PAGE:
Monday, 7 April 2008

Caring about our young people

As many of you know, I am the Chairman of the Prince’s Trust Technology Leadership Group. I am pretty passionate about this because I am concerned about the well-being of our young people. Currently, over 1.2m 16-24 year old are Not in Education, Employment or Training – the so-called NEETs. That figure is up from under 1m when Labour came to power in 1997. The number of NEETs is a very crude measure of the health (or otherwise) of our young people. Clearly many of them are not feckless or causing problems to ‘society’. However, too many are. Ignoring them is not an option because they will not ignore us.

I believe that every British youngster has something to contribute and our task should be to give them that chance and the encouragement to do something really useful with their lives.

There were three news items this week that related to the problems of youth employment, or rather unemployment, that caught my eye:.

- The Lords Economic Affairs Committee issued a report, which gained considerable publicity, on the Economic Impact of Immigration on the UK. One of the clear findings of the report was that “Given the age and skill profile of the new immigrants, native youngsters have been losing out in the battle for entry level jobs”. Because of the availability of immigrants with both higher skills – and often a better ‘work ethic’ – than local youngsters, employers were put off training local workers ‘particularly at the lower end’. For example, in 2006 there were 50,000 applicants for apprenticeships in the construction industry for 9000 places.

-Mr Justice Coleridge was widely reported for a speech he gave in Saturday about the collapse of family life. He said "What is certain is that almost all of society's social ills can be traced directly to the collapse of the family life. I am not saying every broken family produces dysfunctional children but I am saying that almost every dysfunctional child is the product of a broken family. What is government doing to recognise and face up to the emerging situation? The answer is: very little and nothing like enough".

- There is a growing rebellion over the axing of the 10% tax rate. This means that those earning less than £18,500 could pay higher tax. Many of these people find that Family Tax Credits will make up the difference. However, Tax Credits cannot be claimed by those without children or those in full time employment (rather than part time). Those people will pay several hundred pounds more each year in tax. I find this quite incredible. The very group that needs the most encouragement to work (rather than claim benefits), to get on the employment cycle (rather than be a NEET) and NOT to be a teenage parent, seem to be singled out to be hit! Did Gordon Brown really want this to happen when he introduced this in the 2007 Budget? Or was it another example of “Unintended Consequences” (like the changes to CGT)?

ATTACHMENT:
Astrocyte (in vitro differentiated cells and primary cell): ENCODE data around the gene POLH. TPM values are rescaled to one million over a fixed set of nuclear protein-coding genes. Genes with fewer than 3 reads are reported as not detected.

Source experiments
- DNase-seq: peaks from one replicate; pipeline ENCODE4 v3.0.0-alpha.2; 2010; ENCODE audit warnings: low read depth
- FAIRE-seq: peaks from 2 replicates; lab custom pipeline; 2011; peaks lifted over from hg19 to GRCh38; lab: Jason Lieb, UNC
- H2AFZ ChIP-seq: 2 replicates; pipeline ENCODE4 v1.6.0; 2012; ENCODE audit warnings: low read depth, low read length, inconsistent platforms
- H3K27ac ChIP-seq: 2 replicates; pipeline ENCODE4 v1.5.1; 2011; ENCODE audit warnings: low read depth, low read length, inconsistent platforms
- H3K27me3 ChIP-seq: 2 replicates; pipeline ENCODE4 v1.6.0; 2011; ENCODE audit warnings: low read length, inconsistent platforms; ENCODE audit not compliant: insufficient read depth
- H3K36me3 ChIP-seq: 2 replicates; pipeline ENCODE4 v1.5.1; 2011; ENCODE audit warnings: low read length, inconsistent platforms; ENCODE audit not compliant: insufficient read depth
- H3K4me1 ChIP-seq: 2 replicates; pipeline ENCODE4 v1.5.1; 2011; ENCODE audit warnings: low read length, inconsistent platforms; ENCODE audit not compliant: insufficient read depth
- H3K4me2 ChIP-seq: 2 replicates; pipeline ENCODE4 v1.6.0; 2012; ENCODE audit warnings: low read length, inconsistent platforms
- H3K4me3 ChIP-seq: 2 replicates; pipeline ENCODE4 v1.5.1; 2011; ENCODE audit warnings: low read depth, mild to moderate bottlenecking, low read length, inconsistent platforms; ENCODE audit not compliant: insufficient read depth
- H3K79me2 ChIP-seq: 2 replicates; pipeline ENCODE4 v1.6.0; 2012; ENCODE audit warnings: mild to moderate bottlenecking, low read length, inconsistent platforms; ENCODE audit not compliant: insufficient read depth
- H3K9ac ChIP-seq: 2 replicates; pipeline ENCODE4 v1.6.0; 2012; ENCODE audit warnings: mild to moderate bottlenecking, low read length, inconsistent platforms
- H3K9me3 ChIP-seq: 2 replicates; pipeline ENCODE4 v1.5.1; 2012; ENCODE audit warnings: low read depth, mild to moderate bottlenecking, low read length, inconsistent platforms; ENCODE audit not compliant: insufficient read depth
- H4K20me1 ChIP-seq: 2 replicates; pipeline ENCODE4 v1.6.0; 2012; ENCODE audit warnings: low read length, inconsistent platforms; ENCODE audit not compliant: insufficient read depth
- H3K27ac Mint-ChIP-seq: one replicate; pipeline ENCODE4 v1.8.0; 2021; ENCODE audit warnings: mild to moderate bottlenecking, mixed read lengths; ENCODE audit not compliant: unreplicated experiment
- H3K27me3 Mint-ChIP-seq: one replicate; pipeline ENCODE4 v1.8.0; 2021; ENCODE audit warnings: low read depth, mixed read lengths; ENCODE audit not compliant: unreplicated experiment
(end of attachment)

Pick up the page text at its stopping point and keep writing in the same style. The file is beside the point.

I feel very strongly that:

- we must give preference to our own youngsters. We must reduce the number of NEETs. We should do this not just by increasing the skill levels of our own youngsters but also by recognising that not all of them will be suitable for such further education. Therefore we must ensure that it’s our youngsters who get any low skilled jobs on offer.

- we must change attitudes towards the family. I had the incredible fortune of being brought up in a stable family consisting of a mother and father. I’d like to think that my two children had similar good fortune. The fact that we have ‘all turned out OK’ is testimony to the family as a bedrock of good society. We should do everything to ensure that families with mothers and fathers are fostered.

- we should give every economic incentive for our young people to work. I think the current proposals to increase the tax paid by many of the lowest paid youngsters is pretty despicable. Indeed, it seems pretty unacceptable that anyone earning, say, less than £12,000 pa should pay any tax at all.

Note - The opinions above are my own and not necessarily those of the Prince's Trust.

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